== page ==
Practical tip: Procedure in the case of debt collection by the attorney-at-law
Since, upon a formal reminder being sent by the attorney-at-law, usually an action is directly pending, instructing an attorney-at-law immediately is, in most cases, considerably more effective than first commissioning a debt collection agency.
The attorney-at-law has the necessary resources and access to data to rapidly and efficiently check the current place of residence or registered office, the current local citizen registration data, any data about current insolvency matters, etc. Once the main data on your debtor has been gathered, the lawyer’s reminder can be sent.
Please also note that some debtors operate a “cat and mouse” game with the creditors by constantly changing their place of residence and other tactics, and often only the well-advised creditor has a chance of getting paid. Also in such cases, your attorney-at-law can consider various special steps, which may even include filing a “criminal charge”.
Cross border debt collection within the European Union has meanwhile also been facilitated considerably, and can be handled for you by the lawyer. Unless a claim is disputed, enforcement against your debtor can also be conducted abroad, by means of a European enforcement title.
Overview of the procedure in the case of debt collection by the attorney-at-law:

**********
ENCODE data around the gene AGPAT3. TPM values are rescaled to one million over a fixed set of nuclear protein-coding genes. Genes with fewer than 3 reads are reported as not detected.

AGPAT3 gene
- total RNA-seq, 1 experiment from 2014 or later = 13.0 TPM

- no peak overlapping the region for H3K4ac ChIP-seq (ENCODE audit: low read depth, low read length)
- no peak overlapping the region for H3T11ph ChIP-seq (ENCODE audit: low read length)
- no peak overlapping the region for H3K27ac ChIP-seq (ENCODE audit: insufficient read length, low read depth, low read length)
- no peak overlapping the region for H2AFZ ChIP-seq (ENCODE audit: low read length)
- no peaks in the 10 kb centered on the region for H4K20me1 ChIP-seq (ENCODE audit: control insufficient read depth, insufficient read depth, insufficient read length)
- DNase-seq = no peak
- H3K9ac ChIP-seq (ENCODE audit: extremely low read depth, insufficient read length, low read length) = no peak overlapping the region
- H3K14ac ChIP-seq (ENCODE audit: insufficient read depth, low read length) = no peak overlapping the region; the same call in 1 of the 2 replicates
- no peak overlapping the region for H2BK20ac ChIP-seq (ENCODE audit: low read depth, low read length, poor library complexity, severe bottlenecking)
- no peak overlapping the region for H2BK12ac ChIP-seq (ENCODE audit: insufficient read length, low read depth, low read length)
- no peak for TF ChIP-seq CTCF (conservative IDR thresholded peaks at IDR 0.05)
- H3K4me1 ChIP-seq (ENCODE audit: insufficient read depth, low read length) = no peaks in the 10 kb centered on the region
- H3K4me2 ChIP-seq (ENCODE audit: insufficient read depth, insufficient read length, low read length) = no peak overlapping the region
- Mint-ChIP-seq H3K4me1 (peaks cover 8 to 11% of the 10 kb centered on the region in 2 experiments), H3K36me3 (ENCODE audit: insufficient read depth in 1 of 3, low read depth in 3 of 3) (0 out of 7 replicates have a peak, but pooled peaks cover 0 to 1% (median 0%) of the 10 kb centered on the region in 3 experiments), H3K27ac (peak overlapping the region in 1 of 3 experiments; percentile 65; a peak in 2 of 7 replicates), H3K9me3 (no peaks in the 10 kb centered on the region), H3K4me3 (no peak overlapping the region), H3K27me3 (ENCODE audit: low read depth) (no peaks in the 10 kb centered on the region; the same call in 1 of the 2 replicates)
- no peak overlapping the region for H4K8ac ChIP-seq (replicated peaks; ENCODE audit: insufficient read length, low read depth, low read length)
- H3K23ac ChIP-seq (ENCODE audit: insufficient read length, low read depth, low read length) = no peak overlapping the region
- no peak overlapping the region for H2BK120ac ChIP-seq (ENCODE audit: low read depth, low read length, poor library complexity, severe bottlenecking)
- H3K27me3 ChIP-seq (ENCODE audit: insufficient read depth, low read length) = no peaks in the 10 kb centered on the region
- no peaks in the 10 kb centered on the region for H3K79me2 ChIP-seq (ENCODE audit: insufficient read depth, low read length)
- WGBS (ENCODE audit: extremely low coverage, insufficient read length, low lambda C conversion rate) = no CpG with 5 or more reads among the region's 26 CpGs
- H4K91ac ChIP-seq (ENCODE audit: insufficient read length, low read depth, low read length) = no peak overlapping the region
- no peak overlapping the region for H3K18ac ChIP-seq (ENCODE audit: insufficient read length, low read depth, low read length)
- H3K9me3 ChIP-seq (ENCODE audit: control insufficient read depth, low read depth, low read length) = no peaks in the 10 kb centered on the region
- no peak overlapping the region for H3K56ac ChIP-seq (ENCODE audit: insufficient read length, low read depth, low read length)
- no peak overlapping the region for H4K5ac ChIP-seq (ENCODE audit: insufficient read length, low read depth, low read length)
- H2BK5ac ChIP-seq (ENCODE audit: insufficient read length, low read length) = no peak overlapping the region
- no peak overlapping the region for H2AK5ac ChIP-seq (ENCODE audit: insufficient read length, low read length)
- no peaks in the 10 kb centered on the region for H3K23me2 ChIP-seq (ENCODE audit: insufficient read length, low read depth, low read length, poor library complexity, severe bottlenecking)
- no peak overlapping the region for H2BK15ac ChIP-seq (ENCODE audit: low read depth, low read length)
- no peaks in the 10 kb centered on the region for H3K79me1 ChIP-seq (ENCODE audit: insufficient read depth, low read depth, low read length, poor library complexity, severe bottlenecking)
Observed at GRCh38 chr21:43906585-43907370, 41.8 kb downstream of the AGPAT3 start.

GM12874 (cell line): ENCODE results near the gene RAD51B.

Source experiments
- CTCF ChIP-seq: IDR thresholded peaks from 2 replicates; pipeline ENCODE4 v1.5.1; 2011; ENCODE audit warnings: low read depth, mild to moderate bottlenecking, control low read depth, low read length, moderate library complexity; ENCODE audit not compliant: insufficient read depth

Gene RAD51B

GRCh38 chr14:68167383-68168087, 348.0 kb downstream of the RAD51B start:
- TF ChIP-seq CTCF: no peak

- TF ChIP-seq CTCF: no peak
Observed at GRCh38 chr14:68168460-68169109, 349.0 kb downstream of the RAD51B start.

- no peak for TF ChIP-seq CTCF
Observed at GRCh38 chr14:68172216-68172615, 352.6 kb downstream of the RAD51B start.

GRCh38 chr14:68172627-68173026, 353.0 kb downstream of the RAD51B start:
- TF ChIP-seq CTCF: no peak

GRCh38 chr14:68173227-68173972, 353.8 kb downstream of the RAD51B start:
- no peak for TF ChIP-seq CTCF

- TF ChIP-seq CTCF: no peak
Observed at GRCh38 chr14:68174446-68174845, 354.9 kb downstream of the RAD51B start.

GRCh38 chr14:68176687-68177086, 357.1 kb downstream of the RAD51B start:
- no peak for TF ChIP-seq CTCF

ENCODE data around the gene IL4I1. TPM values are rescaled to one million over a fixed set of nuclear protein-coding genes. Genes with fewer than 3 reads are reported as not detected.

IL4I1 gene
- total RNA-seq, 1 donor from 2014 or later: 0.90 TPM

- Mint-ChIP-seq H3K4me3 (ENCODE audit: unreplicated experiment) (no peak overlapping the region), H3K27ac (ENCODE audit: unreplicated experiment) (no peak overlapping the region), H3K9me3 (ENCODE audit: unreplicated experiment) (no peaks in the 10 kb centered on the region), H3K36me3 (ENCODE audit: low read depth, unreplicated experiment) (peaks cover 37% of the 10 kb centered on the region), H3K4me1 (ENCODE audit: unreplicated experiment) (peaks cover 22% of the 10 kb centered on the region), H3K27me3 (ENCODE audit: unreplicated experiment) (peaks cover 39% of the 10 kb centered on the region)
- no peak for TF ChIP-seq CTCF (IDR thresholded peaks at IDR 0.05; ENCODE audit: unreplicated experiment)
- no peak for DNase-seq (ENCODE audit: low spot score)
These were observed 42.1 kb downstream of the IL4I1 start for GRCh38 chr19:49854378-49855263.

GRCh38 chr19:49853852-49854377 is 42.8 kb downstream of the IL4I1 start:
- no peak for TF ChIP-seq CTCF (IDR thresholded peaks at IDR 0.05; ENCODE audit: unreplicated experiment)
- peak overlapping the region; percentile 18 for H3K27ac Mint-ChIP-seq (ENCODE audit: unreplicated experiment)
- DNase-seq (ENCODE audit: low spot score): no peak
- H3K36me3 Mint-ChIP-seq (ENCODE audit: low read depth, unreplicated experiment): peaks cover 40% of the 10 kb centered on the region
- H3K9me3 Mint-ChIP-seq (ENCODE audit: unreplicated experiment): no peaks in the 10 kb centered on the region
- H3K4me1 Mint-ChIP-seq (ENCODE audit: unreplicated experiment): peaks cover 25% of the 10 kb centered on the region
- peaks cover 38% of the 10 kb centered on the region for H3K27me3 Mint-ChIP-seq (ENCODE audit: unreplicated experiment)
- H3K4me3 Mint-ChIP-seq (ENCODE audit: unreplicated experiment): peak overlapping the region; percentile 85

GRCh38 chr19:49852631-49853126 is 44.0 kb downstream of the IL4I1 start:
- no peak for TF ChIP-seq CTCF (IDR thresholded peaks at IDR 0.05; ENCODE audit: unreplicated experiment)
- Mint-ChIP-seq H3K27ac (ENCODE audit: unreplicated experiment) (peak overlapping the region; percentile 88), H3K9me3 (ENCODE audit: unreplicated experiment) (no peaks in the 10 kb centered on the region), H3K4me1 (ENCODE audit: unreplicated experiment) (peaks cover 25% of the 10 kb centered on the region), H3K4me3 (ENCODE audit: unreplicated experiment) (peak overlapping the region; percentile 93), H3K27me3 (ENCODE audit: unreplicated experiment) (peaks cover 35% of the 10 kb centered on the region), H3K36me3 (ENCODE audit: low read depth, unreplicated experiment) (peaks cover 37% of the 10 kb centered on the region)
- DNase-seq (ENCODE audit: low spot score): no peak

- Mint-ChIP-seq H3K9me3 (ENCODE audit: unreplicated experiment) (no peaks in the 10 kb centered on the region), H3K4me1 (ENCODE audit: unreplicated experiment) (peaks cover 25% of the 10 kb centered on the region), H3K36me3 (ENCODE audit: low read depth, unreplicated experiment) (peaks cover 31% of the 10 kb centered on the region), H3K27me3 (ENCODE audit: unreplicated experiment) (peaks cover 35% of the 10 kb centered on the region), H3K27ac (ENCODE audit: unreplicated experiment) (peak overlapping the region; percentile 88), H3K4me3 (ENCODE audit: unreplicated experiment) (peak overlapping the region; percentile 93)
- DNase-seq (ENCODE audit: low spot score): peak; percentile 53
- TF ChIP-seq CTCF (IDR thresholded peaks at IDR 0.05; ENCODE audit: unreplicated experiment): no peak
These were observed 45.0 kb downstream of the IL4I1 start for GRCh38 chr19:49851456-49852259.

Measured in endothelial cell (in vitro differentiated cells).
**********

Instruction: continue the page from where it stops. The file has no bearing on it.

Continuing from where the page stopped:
- Gathering the basic data on your debtor and inspecting the insolvency file.
- Sending out the lawyer’s reminder to your debtor, which outlines the outstanding claim, inclusive of interest, reminder fees and attorneys’ fees.
- If your debtor pays up after receiving the reminder, the outstanding amount, including any interest and your reminder fees is transferred directly to your bank account.
- Should no payment have been made by the time the payment deadline has expired, the attorney-at-law may examine the further data, such as the place of residence or registered office, the current local citizen registration data, etc., and consider the further odds of collection.
- Should it be likely that your claim can be collected, the action will be filed, and then enforcement carried out against the debtor. In the event of the latter being successful, the outstanding amount, including any interest and your reminder fees, will be transferred to you.